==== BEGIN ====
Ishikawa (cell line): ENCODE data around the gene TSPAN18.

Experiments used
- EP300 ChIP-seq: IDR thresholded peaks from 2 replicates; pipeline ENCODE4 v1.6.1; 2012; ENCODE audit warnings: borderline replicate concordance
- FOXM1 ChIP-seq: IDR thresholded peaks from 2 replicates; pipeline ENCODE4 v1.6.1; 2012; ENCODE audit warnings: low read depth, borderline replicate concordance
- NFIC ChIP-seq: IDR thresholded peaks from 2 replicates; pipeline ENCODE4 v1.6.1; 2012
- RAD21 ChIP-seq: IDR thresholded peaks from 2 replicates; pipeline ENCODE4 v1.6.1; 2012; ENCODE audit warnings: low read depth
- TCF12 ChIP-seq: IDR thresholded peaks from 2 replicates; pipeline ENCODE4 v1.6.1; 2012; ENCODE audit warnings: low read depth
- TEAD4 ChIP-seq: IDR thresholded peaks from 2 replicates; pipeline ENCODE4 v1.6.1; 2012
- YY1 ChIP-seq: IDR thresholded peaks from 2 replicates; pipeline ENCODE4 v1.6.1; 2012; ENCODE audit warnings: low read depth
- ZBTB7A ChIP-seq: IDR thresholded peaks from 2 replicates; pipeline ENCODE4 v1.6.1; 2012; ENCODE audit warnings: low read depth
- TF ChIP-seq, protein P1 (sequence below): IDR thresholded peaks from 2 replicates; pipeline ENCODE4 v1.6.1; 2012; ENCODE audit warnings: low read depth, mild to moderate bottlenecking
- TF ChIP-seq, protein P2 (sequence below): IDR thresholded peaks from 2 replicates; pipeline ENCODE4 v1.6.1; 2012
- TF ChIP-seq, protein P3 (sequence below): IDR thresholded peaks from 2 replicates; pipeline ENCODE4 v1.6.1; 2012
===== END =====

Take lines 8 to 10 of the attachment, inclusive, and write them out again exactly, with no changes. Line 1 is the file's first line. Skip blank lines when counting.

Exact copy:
- TEAD4 ChIP-seq: IDR thresholded peaks from 2 replicates; pipeline ENCODE4 v1.6.1; 2012
- YY1 ChIP-seq: IDR thresholded peaks from 2 replicates; pipeline ENCODE4 v1.6.1; 2012; ENCODE audit warnings: low read depth
- ZBTB7A ChIP-seq: IDR thresholded peaks from 2 replicates; pipeline ENCODE4 v1.6.1; 2012; ENCODE audit warnings: low read depth